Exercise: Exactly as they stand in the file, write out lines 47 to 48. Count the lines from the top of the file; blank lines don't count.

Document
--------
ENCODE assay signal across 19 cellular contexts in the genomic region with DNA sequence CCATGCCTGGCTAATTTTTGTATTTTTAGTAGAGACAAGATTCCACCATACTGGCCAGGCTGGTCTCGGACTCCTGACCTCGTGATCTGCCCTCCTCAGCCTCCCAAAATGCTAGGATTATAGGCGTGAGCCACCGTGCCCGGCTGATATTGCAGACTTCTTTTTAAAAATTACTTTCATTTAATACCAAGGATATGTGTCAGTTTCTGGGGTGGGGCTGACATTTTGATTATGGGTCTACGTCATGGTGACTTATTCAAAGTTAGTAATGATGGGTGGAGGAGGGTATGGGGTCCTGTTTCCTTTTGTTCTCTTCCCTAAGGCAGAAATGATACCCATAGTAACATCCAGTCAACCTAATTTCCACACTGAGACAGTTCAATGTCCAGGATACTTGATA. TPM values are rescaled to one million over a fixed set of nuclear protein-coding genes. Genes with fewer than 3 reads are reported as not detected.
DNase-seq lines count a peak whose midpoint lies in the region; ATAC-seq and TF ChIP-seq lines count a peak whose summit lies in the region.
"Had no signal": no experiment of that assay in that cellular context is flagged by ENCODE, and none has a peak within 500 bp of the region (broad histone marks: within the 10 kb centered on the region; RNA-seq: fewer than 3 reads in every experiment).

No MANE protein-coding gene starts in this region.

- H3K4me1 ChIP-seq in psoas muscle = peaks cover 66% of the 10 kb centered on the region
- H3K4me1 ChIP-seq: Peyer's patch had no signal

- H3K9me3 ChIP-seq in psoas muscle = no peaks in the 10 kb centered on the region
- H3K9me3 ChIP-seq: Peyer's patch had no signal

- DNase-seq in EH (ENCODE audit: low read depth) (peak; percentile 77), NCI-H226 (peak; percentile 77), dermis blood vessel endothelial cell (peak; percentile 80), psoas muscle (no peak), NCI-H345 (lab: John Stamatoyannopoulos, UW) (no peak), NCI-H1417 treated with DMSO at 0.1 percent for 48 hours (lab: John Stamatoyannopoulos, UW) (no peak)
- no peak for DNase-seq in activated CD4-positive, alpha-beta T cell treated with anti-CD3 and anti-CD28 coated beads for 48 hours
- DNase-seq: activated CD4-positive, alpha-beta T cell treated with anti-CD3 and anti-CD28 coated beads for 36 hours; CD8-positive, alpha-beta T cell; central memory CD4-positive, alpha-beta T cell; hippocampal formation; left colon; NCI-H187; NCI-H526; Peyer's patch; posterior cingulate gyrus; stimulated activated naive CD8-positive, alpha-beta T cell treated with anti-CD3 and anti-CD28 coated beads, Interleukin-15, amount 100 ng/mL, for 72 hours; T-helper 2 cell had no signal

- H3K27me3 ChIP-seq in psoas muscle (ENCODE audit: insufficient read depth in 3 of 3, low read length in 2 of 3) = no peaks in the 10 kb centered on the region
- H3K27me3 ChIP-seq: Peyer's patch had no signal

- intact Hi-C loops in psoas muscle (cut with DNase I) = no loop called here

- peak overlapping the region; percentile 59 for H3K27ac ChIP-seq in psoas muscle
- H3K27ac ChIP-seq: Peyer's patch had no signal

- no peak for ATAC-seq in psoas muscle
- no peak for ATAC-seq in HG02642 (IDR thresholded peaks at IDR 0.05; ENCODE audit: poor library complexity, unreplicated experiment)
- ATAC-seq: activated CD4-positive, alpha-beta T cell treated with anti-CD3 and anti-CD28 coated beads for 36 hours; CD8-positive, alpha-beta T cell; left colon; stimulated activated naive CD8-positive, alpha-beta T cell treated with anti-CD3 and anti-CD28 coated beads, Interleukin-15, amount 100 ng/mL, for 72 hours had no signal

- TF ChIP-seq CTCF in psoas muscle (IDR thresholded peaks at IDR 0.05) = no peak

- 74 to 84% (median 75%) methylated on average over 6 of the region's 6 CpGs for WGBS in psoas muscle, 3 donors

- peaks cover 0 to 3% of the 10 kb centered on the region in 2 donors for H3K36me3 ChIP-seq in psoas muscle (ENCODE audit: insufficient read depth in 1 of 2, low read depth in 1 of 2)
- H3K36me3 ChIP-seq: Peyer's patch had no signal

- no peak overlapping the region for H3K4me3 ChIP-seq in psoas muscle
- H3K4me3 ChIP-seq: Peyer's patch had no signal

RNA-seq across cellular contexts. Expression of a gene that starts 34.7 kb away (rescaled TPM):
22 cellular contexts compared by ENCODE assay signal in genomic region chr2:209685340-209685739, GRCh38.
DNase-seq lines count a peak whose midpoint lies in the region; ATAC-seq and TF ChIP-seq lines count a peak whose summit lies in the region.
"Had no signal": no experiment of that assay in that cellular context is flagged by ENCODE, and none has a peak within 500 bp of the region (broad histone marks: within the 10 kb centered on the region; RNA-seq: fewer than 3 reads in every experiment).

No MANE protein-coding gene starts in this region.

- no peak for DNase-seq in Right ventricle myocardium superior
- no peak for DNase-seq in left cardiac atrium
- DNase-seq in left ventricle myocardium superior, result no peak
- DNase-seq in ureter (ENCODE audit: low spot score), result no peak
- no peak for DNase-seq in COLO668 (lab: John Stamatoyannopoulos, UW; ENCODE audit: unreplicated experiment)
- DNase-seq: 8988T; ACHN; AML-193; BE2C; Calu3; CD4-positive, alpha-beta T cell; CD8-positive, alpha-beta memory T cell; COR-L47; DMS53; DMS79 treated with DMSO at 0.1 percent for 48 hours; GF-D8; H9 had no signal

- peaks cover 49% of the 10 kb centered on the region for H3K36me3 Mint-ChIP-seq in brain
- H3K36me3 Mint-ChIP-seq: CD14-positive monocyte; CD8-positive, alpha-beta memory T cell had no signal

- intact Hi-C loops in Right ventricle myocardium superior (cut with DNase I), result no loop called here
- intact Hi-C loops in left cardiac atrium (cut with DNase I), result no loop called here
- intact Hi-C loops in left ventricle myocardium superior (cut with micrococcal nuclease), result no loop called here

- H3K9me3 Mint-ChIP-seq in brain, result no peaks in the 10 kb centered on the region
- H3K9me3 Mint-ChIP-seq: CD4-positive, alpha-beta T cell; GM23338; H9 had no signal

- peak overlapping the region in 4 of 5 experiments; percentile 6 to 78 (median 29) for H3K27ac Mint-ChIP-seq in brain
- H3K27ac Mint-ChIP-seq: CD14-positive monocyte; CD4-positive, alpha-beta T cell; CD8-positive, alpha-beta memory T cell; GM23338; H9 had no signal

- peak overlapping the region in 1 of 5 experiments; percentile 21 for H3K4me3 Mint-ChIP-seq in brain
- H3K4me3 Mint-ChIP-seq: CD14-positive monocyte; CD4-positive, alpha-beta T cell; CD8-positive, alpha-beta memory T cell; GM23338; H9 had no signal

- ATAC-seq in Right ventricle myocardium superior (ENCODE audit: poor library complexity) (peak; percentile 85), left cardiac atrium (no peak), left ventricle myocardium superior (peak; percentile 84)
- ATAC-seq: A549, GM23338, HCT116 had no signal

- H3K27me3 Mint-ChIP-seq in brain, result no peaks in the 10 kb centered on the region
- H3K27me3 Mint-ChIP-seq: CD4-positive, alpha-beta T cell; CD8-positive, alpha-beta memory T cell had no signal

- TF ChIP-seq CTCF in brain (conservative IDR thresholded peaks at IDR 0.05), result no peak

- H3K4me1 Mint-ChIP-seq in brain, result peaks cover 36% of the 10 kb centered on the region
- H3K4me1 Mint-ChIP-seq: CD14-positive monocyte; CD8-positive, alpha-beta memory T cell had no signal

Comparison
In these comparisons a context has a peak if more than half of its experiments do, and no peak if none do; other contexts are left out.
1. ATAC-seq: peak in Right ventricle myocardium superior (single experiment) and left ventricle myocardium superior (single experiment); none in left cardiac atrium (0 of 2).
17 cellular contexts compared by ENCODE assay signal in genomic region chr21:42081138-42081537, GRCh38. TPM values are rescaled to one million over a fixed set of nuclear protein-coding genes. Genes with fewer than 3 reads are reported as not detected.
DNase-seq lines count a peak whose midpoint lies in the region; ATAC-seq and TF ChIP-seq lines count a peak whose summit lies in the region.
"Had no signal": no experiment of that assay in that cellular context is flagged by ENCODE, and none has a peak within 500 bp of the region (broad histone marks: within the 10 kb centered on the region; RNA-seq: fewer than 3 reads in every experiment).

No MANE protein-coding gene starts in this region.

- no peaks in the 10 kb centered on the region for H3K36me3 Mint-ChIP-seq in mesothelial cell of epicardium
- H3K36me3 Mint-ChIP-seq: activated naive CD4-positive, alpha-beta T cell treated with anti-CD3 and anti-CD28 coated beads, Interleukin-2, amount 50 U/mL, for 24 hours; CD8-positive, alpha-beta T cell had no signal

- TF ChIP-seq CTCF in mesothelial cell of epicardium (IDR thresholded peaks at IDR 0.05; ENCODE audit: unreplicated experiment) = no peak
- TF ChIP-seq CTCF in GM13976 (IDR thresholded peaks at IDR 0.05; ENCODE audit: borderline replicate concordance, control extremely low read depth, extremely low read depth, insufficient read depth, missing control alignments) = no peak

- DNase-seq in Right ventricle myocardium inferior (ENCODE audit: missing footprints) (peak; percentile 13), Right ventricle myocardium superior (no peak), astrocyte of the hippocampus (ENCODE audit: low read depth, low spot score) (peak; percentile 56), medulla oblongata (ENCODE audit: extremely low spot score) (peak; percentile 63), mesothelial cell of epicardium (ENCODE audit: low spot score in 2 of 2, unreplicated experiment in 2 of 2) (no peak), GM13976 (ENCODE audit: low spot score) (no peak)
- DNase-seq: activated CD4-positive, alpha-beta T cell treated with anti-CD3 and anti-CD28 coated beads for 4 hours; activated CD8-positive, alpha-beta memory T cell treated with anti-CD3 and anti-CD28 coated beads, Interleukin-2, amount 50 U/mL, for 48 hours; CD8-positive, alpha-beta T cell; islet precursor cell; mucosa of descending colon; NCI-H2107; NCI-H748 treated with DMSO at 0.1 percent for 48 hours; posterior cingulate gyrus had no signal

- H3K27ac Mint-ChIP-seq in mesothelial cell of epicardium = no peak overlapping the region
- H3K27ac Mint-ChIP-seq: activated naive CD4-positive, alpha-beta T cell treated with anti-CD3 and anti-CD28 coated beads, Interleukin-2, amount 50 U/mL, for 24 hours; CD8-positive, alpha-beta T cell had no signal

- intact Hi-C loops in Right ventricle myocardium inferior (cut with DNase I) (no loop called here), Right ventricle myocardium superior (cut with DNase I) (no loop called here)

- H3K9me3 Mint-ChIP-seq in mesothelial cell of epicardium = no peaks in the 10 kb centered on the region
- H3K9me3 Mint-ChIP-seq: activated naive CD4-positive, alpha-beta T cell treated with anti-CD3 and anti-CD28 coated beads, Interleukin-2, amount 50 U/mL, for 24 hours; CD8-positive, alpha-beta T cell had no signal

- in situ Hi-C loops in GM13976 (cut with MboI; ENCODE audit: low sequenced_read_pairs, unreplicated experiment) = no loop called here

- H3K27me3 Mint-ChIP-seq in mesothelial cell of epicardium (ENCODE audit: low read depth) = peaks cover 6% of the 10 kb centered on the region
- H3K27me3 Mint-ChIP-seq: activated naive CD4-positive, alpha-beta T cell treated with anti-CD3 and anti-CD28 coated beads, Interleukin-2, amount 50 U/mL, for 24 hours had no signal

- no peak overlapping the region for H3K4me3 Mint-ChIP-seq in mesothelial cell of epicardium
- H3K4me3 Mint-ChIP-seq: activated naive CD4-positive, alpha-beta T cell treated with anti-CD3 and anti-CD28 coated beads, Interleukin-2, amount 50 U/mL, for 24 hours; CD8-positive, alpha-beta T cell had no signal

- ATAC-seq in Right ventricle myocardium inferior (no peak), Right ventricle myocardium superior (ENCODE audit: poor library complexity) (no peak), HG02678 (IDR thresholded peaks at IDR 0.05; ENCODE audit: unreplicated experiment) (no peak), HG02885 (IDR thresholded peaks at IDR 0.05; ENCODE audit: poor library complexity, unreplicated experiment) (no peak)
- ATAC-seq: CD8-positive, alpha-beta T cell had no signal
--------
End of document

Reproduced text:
- H3K4me3 Mint-ChIP-seq: CD14-positive monocyte; CD4-positive, alpha-beta T cell; CD8-positive, alpha-beta memory T cell; GM23338; H9 had no signal

- ATAC-seq in Right ventricle myocardium superior (ENCODE audit: poor library complexity) (peak; percentile 85), left cardiac atrium (no peak), left ventricle myocardium superior (peak; percentile 84)